I. Gender and form of Italian nouns and adjectives

 

  1. Gender and form of Italian nouns and adjectives

Every Italian noun is either masculine or feminine in gender; there are no neuter nouns. If the thing referred to has biological gender, then the grammatical gender of the noun will generally be the same as the biological gender. But even nouns referring to inanimate objects have grammatical gender, and there is generally no “logical” reason to account for such a noun’s being of one gender rather than the other. That is simply a fact of the language.

  1. Most nouns that end in –oin the singular are masculine. Their plural ends in –i (momentomomenti).
  2. Most nouns that end in –ain the singular are feminine. Their plural ends in –e (rosarose).
  3. There are some nouns which end in –ein the singular; some of these are masculine while others are feminine: padre (“father”), madre(“mother”). Their plural ends in –i (padri, madri).

In Italian every adjective agrees in gender and in number with the noun it modifies. Some adjectives have four distinctive forms (with endings like those of the nouns in groups 1 and 2, above):

un ragazzo italiano                 due (2) ragazzi italiani

una ragazza italiana                due ragazze italiane

Other adjectives have only two distinctive forms, one singular and one plural:

un ragazzo OR una ragazza  → francese

due ragazzi OR due ragazze → francesi

Adjectives will normally be listed under their masculine singular forms (in the remainder of this book and elsewhere).

 

 

Last revised on October 5, 2017.

II. Indefinite and definite articles

  1. Indefinite and definite articles

Indefinite articles

The indefinite article (=English “a” or “an”) has the following forms in Italian:

Masculine                                            Feminine

un (default masculine form)                 una (default feminine form)

uno (before z or s+consonant1)             un’ (before a vowel2)

 

Definite articles

The definite article (=English “the”) has the following forms in Italian:

Singular Plural Singular Plural
default form                   il i Before cons.            la le
Before z or s+cons)       lo gli Before vowel           l’ le/l’
Before vowel                 l’ gli/gl’

*gli may become gl’ before a word beginning with i.

NOTE: Although the gender and number of the definite article are determined by the gender and number of the noun it modifies, the precise form to be used is determined by whatever word immediately follows the definite article: il signore but l’altro signore and lo stesso signore (stesso = “same”) l’amica but la stessa amica.

This applies to any consonant after s (sp; st; sb, sc)

This applies to any vowel.

 

 

Last revised on October 5, 2017.

III. Present tense of avere

III. Present tense of avere

Learn to recite this verb by heart.

ho             I have

hai             you have

ha              he (she, it, one) has, you have (polite singular form)

abbiamo     we have

avete          you have

hanno        they have, you have (polite plural form)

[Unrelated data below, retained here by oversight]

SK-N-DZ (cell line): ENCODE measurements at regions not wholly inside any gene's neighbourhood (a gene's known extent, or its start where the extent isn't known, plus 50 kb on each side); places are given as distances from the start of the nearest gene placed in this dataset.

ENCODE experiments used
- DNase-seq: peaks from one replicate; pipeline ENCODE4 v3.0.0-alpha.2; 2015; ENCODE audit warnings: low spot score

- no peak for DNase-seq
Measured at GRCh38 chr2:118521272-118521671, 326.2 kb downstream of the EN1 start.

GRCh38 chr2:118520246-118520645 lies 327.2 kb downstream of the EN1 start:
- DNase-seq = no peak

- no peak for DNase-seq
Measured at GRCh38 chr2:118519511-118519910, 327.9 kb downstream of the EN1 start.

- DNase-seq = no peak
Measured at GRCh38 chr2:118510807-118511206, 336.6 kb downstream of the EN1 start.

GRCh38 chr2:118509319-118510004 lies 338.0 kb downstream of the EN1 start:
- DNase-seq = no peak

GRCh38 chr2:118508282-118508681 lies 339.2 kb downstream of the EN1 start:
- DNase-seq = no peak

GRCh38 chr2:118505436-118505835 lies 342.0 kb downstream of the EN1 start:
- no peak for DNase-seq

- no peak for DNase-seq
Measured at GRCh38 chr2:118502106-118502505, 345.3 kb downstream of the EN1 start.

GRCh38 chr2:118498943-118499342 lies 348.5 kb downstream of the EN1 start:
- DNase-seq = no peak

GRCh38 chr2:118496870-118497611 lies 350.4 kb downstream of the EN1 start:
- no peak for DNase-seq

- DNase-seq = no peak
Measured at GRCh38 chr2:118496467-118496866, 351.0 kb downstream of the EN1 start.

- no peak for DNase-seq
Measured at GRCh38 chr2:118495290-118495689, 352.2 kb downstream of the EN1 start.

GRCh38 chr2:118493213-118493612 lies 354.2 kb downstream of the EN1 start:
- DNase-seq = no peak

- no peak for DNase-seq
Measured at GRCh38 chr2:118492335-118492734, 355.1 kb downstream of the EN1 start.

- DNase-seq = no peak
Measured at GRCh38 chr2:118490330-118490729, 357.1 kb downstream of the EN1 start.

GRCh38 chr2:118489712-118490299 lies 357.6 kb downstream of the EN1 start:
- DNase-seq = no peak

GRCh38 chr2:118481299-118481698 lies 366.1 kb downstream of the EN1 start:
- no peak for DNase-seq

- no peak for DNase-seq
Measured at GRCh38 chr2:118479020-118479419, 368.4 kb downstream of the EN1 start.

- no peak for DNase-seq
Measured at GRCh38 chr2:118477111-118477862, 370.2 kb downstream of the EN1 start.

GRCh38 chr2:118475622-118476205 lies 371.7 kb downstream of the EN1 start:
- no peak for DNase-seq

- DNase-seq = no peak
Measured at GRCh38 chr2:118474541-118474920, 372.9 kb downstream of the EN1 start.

VOCABULARY A

parcheggio
parking lot
canto
song, singing
che cosa
what
cioè 
that is
con
with
giovanotto
young man
lavoro
work
*molto
(adv.) very
*questo
this
parola
word
*spesso
often
*tutto
all

NOTE: The definite article is used far more in Italian than in English. For smooth translation, it can often be omitted in the English (ex. Studio la matematica. = I study mathematics.)

VOCABULARY B

buono
good
cinquanta
fifty
circa
about, approximately
della (=di+la)
of the
due
two
fiammifero
match
fratello
brother
poco
few, little
primo
first
quattro
four
sorella
sister
storia
story, history
tre
three
vero
true

 

 

Last revised on October 5, 2017.

IV. Contractions

  1. Contractions + Combinations

You have already seen that several common prepositions combine with the definite article to form one word. Examine the following combinations of a (to, at) with the definite article. (Cf. section VII, page 14, for forms of the definite article.)

al = a + il                               ai = a + i

allo = a + lo                          agli = a + gli

all’ = a + l’                            alle = a + le

alla = a + la

The prepositions dadiin, and su combine with the various forms of the definite article in much the same way as a does. Study the following table:

il i lo gli la le l’
a(to, at)

 

da(from)

di(of)

in(in)

su(on)

con(with)

al

 

dal

del

nel

sul

col

ai

 

dai

dei

nei

sui

coi

allo

 

dallo

dello

nello

sullo

(collo)

agli

 

dagli

degli

negli

sugli

(cogli)

 

alla

dalla

della

nella

sulla

(colla)

alle

 

dalle

delle

nelle

sulle

(colle)

all’

 

dall’

dell’

nell’

sull’

(coll’)

All but the first two contracted forms of con (with) are now rare. In older texts, per (for, through) may be found in contracted forms (pelpei, etc.), but it is not used in this way in modern Italian.

VOCABULARY

*amico
friend
*anima 
soul
cieco
blind
*come
like, as, how
*opera
work; opera
ospedale (m.) 
hospital
proprio
one’s own (here: his own)
scaffale (m.)
shelf
speranza
hope
*tavola
table
*uomo(pl.,uomini)
man

 

Last revised on March 19, 2018.